The good news: statistically only 13% of your digital sales workforce is actively looking for another job. The bad news? Over 50% of your people are open to something new. And the reasons they'd give for taking that offer or staying put may not really reflect the reality of the decision.
These are just a couple of the top-line findings of "Why They Stay, Why They Go: The Upstream/SellerCrowd Mobility Study." Clay Gran of SellerCrowd and I presented some of the data and conclusions at this week's Seller Forum in New York, and they challenge some of the conventional wisdom around employee retention. We'll release the data formally soon, but this post will give you a sneak peek.
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When we asked front-line sellers which three factors would most likely affect their decision to stay with or leave a company, the most cited reasons were "compensation and goals" "culture/work environment" and "product quality," in that order. OK, that seems predictable enough. But when we asked those actively looking for new jobs (13%) about their current companies, they rated them "poor" on upward mobility (43%) and management quality (41%). And there was daylight between these and the next set of concerns.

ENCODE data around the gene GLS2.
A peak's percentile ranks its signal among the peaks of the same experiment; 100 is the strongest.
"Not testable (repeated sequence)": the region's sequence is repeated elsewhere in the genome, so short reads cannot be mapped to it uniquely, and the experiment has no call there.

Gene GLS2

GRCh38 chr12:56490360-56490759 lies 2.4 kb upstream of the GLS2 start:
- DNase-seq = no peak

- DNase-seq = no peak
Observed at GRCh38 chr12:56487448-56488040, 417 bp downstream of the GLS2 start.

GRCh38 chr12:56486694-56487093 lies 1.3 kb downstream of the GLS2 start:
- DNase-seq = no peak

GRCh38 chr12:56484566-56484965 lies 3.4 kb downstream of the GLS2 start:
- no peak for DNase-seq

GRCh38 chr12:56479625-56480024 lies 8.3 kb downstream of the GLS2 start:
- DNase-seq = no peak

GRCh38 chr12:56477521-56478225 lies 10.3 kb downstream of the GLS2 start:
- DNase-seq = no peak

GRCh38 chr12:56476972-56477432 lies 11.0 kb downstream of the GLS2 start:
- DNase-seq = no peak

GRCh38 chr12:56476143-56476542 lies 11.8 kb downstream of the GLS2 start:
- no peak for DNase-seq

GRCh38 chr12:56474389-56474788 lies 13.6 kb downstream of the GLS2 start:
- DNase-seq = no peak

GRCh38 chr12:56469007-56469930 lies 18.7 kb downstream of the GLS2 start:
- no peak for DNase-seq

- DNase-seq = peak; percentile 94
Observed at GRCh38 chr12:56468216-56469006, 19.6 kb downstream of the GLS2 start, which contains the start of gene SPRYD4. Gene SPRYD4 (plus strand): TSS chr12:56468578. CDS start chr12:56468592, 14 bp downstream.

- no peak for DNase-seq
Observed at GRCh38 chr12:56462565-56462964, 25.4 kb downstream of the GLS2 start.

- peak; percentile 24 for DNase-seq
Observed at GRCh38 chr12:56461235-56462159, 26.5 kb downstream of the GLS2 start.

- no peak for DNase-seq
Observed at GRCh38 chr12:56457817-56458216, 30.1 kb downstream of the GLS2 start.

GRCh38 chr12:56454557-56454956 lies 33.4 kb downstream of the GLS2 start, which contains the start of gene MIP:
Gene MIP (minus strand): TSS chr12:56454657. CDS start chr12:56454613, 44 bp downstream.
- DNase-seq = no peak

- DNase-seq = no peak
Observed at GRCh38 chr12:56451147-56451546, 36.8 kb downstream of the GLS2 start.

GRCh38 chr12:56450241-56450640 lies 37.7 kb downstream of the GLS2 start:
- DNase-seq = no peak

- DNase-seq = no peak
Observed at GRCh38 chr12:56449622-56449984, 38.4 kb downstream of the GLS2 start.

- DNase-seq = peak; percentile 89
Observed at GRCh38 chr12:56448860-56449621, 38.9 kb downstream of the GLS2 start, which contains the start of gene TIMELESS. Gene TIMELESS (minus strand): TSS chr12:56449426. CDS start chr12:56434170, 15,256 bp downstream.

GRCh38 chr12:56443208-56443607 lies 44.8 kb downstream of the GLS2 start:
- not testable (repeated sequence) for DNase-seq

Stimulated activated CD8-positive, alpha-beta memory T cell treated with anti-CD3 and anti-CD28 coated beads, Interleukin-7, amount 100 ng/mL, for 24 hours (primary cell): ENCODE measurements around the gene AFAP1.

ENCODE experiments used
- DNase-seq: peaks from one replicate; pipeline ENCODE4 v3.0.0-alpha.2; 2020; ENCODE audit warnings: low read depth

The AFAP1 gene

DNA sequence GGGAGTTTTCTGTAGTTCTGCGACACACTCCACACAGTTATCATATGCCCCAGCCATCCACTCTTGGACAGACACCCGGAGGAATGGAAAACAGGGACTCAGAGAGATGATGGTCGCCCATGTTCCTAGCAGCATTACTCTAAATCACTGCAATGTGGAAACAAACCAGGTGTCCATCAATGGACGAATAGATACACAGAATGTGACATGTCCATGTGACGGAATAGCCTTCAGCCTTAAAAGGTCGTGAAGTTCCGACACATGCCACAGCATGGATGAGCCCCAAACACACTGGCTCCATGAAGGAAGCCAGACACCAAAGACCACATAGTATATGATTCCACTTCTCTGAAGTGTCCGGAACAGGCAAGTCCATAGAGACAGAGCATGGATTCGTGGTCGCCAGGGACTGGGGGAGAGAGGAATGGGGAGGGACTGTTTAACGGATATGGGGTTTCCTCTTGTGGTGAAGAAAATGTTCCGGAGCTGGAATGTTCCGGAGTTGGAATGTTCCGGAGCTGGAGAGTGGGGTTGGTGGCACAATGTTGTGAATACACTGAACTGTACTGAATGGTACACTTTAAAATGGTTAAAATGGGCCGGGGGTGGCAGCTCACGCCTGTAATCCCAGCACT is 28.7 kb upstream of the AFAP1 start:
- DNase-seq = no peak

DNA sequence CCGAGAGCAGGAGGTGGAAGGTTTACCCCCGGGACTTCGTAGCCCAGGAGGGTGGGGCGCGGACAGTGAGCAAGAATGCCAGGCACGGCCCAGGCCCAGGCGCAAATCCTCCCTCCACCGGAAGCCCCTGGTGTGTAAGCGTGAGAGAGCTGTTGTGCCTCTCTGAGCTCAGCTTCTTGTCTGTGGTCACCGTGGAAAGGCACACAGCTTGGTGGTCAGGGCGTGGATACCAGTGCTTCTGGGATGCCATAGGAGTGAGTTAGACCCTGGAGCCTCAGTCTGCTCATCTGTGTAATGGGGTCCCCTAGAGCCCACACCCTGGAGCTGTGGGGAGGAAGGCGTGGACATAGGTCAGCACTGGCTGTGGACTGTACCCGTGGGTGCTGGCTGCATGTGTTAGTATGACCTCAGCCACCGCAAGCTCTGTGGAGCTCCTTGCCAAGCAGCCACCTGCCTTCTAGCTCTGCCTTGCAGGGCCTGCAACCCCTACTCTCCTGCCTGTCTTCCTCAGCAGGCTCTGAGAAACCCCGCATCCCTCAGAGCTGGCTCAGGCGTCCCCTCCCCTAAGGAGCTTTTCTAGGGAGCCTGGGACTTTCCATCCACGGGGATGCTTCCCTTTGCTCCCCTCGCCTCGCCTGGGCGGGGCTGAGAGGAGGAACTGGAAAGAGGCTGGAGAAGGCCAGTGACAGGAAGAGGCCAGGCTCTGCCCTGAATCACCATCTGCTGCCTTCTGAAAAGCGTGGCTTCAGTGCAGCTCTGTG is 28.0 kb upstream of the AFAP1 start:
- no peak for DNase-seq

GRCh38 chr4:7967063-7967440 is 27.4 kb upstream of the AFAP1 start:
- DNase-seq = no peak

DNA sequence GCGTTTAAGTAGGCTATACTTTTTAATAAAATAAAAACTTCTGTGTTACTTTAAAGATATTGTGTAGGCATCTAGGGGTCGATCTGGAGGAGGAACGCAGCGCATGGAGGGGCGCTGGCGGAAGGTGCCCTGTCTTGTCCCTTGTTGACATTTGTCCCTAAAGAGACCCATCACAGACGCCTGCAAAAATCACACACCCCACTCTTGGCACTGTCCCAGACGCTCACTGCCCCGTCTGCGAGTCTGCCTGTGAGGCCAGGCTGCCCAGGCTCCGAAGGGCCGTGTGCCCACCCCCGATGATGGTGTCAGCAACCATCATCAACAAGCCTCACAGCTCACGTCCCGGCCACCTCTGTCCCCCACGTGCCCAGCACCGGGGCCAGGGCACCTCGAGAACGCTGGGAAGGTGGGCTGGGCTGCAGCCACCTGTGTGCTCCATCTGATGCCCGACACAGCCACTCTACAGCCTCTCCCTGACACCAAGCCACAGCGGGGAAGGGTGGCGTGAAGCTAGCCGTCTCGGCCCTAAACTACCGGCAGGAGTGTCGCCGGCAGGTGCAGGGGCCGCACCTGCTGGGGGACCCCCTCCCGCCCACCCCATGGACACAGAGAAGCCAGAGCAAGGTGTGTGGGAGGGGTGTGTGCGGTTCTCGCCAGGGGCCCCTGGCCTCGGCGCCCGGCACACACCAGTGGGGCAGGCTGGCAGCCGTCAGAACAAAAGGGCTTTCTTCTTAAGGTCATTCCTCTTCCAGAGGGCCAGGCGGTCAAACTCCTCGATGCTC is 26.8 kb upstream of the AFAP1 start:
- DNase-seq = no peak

So what were those who called themselves 'secure and happy' (32%) most happy about at their current companies? Across most categories of sellers, "product quality" shot to the top of the list, along with management quality and transparency/honesty.
What does it mean? The short answer is that people stay because they perceive that your product (and by extension, your company and processes) works. But if they're looking, they're dissatisfied with how they (or the company at large) are being managed and don't see themselves getting to a level where they can make a difference. They stay with products and quit managers.
There were a lot more interesting data points and directions, but one jumps out: The Danger Zone. You might anticipate that during a seller's first year on the job, there's a honeymoon period. Indeed there is: 46% of sellers describe themselves as secure and happy during year one, and only 9% are having buyer's remorse and are actively looking. What you might not suspect is just how radically things change in year two: happiness/security drops off by half (23%) while active job seeking more than doubles (20%). So at the exact time when you'd be counting on a seller to hit their true productivity window - for your investment to start paying dividends -- you are in the most danger of losing them. Maybe you're paying too much attention to onboarding and not enough to keeping your best people from going overboard during the choppy seas of year two.